Prostate cancer partnership honored for statistical excellence in accelerating therapeutic advances

Newswise – The Intermediate Clinical Endpoints of Cancer of the Prostate (ICECaP) Working Group, led by Christopher Sweeney, MBBS, Wanling Xie, MS, and Meredith Regan, ScD of Dana-Farber Cancer Institute, is honored by the American Statistical Association (ASA) with the 2021 Statistical Partnerships Among Academe, Industry, and Government (SPAIG) Award.

The ICECaP Working Group is recognized “for building a statistically solid and solid foundation for accelerating therapies for men with prostate cancer, and for partnering with academia, industry and government worldwide.” It consists of more than 50 researchers, including statisticians, medical oncologists, urologists, radiotherapists and health economists from various global institutions, industry and government. Sweeney, of Dana-Farber’s Lank Center for Genito-Urinary Oncology, is the president of ICECaP.

Initially, the goal of ICECaP was to collect data from all available clinical trials for early stage prostate cancer to determine whether an intermediate clinical endpoint – an early measure of therapeutic efficacy – could provide an early readout of the ability of a therapy to reduce mortality from prostate cancer. Over the years, the partnership has expanded to identify intermediate endpoints in men with advanced prostate cancer and has also explored the health economic implications of accelerating therapeutic progress and opportunities to increase the harmonization of clinical research in prostate cancer.

“This initiative was successful because of the collaboration between a core group of statisticians, reinforced by statisticians from clinical trial cooperative groups. Their expertise maximized the knowledge gained from the more than 40,000 individual patient data shared by the members of the ICECaP working group,” said Sweeney.

The SPAIG award recognizes the statistical team of the ICECaP working group. Xie and Regan of Dana-Farber’s Department of Data Science lead the statistical collaboration. Marc Buyse, PhD, of International Drug Development Institute, Inc. (IDDI) and Susan Halabi, PhD, of Duke University act as outside statistical advisors. Also named in the award are Laurence Collette, PhD, MSc, of IDDI; Catherine Tangen, PhD, of the SWOG Cancer Research Network; Matt Sydes, PhD, MSc, Max Parmar, PhD, and Jayne Tierney, PhD, of the Medical Research Council Clinical Trials Unit; Boris Freidlin, PhD, of the National Cancer Institute; and James Dignam, PhD, of NRG Oncology. The many other ICECaP contributors are listed at icecap.movember.com.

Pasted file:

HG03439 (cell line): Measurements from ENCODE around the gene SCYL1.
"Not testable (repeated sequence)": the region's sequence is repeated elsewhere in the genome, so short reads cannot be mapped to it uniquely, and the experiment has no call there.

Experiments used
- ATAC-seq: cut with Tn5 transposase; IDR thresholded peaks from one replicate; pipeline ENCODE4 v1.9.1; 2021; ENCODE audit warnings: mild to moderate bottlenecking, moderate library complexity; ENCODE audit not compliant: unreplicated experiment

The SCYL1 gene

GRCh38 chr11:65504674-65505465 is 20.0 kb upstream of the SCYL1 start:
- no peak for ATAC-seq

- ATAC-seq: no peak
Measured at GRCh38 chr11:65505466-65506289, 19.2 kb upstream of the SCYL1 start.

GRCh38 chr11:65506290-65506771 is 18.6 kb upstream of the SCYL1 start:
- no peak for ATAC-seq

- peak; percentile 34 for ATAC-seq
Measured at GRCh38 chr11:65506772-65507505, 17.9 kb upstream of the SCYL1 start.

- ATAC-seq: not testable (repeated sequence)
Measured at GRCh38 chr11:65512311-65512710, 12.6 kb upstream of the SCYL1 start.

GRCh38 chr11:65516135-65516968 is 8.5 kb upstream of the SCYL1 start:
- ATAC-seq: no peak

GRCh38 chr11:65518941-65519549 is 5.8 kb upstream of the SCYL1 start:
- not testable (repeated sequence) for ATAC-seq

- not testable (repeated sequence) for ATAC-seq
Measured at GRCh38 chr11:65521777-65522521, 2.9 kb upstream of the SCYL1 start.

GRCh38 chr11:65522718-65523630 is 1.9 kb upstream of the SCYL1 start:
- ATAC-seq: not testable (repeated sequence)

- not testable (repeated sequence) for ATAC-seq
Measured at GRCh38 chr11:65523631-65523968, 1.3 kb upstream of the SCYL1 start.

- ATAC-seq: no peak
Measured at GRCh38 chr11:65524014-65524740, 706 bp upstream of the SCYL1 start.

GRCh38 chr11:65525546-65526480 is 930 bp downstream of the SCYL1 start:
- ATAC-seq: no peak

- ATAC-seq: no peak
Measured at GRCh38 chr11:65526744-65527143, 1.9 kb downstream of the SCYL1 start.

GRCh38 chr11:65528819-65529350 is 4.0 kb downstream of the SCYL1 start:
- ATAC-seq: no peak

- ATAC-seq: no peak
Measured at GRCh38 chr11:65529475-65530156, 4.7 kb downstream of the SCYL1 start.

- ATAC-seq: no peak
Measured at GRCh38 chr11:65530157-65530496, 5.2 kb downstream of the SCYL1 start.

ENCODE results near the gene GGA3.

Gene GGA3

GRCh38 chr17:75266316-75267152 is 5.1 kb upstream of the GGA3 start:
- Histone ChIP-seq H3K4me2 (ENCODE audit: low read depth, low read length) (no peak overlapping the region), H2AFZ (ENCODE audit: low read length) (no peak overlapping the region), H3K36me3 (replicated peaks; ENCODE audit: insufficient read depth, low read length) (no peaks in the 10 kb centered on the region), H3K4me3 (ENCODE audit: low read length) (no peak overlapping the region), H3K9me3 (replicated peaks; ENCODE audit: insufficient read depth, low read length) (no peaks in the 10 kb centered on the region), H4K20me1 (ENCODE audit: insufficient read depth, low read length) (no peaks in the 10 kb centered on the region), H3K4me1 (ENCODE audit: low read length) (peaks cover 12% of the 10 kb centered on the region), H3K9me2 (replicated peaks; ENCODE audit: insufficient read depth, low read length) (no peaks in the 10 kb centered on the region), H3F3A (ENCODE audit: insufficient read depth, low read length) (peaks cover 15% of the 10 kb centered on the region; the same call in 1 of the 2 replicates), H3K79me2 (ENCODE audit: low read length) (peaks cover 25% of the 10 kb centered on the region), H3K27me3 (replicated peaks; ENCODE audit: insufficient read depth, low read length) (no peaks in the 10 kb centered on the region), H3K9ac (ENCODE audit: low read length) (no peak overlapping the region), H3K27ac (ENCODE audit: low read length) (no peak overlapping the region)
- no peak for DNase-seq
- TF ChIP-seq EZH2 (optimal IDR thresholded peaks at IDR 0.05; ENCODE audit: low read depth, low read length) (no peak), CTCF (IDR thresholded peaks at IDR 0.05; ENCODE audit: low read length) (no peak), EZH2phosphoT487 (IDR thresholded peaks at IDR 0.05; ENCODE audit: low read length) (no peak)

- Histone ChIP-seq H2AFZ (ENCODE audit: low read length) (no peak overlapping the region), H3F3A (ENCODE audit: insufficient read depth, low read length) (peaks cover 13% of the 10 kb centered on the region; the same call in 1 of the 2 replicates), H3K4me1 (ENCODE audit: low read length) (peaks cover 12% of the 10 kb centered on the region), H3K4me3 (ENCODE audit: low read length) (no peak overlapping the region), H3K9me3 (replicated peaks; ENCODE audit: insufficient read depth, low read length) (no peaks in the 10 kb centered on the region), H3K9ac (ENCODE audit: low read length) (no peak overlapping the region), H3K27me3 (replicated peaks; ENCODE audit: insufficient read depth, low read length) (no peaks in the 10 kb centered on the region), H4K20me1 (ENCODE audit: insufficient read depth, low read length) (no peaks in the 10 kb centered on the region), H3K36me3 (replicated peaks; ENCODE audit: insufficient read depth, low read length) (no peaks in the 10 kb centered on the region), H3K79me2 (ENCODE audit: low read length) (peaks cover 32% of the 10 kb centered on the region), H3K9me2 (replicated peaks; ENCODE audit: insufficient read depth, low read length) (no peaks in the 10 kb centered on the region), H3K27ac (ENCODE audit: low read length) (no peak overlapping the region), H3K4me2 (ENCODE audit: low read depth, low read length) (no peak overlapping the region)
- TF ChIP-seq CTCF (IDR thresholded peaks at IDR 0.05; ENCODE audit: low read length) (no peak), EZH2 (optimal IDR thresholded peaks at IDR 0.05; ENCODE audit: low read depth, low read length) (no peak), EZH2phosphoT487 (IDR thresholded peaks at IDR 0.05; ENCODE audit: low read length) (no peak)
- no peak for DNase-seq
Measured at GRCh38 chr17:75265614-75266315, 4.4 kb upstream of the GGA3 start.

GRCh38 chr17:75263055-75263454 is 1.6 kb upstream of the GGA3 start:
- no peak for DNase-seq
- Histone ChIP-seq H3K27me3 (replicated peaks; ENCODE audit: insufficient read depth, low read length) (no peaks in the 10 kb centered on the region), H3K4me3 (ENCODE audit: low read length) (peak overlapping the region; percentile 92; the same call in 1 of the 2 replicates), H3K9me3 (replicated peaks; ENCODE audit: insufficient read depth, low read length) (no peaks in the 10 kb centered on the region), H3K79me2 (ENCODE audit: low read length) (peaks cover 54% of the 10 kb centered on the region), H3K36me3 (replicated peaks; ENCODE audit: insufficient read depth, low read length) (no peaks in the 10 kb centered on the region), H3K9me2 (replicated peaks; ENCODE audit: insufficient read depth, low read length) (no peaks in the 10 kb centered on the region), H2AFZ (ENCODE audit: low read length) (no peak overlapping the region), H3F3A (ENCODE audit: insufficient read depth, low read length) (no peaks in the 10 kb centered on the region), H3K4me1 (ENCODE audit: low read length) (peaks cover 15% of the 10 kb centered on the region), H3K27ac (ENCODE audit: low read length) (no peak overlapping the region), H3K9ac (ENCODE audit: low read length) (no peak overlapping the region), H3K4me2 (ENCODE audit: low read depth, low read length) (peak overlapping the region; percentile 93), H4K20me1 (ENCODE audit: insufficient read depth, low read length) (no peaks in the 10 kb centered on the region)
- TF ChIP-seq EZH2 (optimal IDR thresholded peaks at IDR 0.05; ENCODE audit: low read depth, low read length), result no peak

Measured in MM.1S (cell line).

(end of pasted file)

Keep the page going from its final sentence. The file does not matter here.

“The ICECaP working group brought together statisticians who have spent much of their careers on clinical trials and research in prostate cancer. I am so grateful for this honor from the ASA in recognizing our collaboration and highlighting the integral role of statisticians in improving care for men diagnosed with prostate cancer,” said Regan.

The SPAIG Award was created in 2002 to honor outstanding statistical partnerships between academic, industrial and government organizations and to promote new partnerships between these organizations. This award will be presented at the ASA Joint Statistical Meeting (JSM) on August 10, 2021.

About Dana-Farber Cancer Institute

The Dana-Farber Cancer Institute is one of the world’s leading centers for cancer research and treatment. Dana-Farber’s mission is to reduce the burden of cancer through scientific research, clinical care, education, community engagement and advocacy. Dana-Farber is a federally designated Comprehensive Cancer Center and an education affiliate of Harvard Medical School.

We provide the latest cancer treatments for adults through the Dana-Farber Brigham Cancer Center and for children through the Dana-Farber/Boston Children’s Cancer and Blood Disorders Center. Dana-Farber is the only hospital in the entire country with a top 5 US News & World Report Best Cancer Hospital ranking in both adult and pediatric care.

As a global leader in oncology, Dana-Farber is committed to a unique and equal balance between cancer research and care, translating the results of discoveries into new treatments for patients locally and around the world, with more than 1,100 clinical trials.

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